Articles by Michael Bourne

August 2, 2016

Rich People Problems: On Jay McInerney’s ‘Bright, Precious Days’ 2

That sound you hear in the background is the world’s smallest violin playing “New York, New York.”

July 18, 2016

White Lives Matter: On Nancy Isenberg’s ‘White Trash’ 7

Isenberg appears to have decided to write a history of poor white America and then persuaded herself that poor black America was only tangential to her story.

June 21, 2016

Make the Western Canon Great Again! 11

I’ll ban all books by immigrant writers until we can figure out what the hell is going on with the Western Canon.

June 9, 2016

Ernest Hemingway: Middlebrow Revolutionary 31

Like many men who pride themselves on their toughness and self-reliance, Hemingway was almost comically insecure and prone to betray anyone who had the effrontery to do him a favor.

June 6, 2016

Look at Your Game, Girl: On Emma Cline’s ‘The Girls’ 22

There is so much I wish I could unknow about Emma Cline and her debut novel The Girls.

December 20, 2015

A Year in Reading: Michael Bourne 0

So this is what it would be like to meet one of my favorite authors while on acid.

November 24, 2015

A Visit to Planet North Korea: On Adam Johnson’s ‘The Orphan Master’s Son’ 6

After Adam Johnson’s surprise win of the National Book Award for Fortune Smiles last week, readers new to Johnson’s work may also want to make room on their Christmas wish lists for his 2012 novel, The Orphan Master’s Son.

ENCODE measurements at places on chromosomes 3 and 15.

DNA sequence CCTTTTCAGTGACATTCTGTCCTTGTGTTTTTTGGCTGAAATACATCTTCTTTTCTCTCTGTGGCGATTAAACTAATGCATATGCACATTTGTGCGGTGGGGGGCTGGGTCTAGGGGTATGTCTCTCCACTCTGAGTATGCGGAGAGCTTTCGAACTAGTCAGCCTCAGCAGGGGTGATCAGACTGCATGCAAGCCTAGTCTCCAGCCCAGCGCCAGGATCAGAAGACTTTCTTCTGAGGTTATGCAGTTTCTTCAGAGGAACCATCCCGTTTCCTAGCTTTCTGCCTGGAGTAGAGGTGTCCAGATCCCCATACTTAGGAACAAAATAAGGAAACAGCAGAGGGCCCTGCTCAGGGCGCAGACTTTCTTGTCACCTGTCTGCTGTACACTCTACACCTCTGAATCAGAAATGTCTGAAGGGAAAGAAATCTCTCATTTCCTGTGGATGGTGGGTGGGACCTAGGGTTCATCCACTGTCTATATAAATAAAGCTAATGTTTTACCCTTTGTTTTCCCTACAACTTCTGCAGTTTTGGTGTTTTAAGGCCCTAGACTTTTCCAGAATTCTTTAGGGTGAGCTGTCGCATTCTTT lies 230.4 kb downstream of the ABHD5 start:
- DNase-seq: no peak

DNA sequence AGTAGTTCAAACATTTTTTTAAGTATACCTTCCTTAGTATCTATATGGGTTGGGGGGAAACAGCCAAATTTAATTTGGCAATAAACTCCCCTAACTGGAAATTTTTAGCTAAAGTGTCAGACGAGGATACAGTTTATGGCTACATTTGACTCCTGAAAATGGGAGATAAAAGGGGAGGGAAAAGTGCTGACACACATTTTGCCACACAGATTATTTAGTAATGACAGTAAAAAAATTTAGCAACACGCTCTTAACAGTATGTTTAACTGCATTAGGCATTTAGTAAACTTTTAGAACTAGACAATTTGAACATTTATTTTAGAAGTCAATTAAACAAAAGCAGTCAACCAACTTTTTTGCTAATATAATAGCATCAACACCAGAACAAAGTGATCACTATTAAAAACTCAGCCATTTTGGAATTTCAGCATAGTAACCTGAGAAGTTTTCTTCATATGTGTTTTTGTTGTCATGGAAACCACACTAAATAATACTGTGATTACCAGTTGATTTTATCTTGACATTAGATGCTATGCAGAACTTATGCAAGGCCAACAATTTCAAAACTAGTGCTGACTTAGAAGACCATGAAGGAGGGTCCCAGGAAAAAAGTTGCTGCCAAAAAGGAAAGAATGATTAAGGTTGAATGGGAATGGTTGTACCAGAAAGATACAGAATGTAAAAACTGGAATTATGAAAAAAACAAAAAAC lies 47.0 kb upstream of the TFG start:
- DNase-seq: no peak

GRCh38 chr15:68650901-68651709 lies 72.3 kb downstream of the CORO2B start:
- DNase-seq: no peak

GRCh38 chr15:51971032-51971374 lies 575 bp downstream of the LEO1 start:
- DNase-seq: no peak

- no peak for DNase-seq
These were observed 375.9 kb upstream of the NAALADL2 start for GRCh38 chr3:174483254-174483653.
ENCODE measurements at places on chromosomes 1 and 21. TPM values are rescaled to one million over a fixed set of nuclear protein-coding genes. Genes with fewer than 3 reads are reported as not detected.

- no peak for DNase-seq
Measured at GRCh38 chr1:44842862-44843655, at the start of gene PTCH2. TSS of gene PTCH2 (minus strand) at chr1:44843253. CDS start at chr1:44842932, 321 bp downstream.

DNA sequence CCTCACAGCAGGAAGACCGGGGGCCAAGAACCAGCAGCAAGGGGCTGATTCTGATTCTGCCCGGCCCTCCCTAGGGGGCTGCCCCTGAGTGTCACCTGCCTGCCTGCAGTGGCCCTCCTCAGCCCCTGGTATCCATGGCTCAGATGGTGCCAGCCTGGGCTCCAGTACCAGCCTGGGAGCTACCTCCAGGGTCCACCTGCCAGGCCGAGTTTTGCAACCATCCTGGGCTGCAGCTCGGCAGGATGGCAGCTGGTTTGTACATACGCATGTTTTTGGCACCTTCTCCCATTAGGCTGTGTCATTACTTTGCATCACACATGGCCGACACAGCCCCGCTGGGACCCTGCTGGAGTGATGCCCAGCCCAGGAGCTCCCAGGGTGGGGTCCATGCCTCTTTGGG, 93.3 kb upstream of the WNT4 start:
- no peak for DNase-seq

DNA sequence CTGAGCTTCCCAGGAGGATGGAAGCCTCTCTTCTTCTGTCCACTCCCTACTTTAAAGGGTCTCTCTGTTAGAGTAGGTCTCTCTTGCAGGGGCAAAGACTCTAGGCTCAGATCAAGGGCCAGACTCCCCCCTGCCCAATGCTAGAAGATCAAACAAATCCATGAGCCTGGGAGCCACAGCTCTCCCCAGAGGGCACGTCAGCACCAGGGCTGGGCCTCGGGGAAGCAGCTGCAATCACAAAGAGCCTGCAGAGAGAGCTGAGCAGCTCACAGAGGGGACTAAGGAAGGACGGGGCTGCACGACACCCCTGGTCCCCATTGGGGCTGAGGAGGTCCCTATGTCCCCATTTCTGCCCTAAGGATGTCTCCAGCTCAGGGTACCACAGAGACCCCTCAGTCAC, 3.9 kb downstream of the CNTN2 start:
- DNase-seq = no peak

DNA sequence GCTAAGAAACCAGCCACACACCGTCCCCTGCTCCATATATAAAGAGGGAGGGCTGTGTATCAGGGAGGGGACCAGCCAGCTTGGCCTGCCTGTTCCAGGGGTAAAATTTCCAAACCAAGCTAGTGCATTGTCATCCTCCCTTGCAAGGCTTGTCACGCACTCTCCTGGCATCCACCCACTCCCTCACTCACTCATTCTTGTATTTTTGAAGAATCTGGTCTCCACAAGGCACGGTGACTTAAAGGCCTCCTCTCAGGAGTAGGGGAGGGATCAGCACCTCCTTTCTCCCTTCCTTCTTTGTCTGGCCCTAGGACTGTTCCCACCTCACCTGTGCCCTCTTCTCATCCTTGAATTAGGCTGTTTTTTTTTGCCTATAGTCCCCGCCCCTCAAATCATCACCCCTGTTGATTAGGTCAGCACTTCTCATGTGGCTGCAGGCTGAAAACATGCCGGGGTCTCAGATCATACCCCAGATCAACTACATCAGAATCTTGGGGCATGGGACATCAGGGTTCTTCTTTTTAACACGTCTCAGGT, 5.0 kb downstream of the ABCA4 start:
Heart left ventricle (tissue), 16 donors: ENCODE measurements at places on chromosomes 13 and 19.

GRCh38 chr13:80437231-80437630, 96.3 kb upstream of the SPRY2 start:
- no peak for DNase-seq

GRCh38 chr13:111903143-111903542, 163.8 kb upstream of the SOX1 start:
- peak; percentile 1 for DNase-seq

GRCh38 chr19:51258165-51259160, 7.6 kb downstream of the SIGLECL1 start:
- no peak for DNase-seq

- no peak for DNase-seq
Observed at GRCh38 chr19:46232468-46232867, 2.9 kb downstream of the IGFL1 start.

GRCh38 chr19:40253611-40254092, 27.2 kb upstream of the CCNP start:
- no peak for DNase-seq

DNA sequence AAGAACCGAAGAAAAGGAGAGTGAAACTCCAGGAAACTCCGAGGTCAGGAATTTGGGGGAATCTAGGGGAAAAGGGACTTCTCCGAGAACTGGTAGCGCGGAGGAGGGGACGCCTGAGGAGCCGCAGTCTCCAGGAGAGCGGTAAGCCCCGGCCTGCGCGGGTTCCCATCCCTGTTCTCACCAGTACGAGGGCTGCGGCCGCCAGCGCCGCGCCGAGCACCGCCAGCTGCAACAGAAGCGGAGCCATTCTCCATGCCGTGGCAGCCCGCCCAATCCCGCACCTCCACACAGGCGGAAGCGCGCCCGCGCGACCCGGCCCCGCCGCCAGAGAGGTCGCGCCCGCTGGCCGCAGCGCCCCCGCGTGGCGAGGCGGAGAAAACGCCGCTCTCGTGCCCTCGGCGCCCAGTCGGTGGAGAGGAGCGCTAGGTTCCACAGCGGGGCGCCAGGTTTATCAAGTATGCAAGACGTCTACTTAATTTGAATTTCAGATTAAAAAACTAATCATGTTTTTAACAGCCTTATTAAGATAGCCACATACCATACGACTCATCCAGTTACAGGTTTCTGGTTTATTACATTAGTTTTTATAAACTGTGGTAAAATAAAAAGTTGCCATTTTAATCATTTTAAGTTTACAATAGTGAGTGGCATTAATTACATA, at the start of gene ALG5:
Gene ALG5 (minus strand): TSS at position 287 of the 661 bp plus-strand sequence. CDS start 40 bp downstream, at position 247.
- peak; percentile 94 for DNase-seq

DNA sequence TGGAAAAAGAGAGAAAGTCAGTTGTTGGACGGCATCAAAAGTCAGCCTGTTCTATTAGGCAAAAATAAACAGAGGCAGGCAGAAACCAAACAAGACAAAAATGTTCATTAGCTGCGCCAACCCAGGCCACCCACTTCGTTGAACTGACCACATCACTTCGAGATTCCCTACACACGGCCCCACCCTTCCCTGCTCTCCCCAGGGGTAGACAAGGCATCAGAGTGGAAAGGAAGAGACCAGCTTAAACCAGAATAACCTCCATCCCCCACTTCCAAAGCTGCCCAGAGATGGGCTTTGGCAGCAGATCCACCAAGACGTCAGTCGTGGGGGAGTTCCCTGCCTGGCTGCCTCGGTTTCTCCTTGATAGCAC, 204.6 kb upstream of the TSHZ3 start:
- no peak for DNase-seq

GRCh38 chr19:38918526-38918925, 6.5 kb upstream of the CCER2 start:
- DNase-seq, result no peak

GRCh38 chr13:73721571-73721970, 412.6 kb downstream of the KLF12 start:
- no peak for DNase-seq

November 2, 2015

#NaGrafWriMo: Welcome to National Paragraph Writing Month! 8

It can take more talent, determination, and hard work to write one good paragraph than an entire lousy book.

October 19, 2015

Pulp Nonfiction: The Art and Business of Memoir 3

Whether its practitioners like to admit it or not, contemporary memoir, to a far greater degree than contemporary fiction, is an agents’ and editors’ medium.

October 1, 2015

Apocalypse Now: Claire Vaye Watkins’s ‘Gold Fame Citrus’ 1

Gold Fame Citrus takes an important step away from the moral convenience of cataclysm-as-metaphor — or, in lesser novels, cataclysm-as-plot-starter — toward an angrier, more urgent form that insists its reader do more than wallow in free-floating anxiety about the future.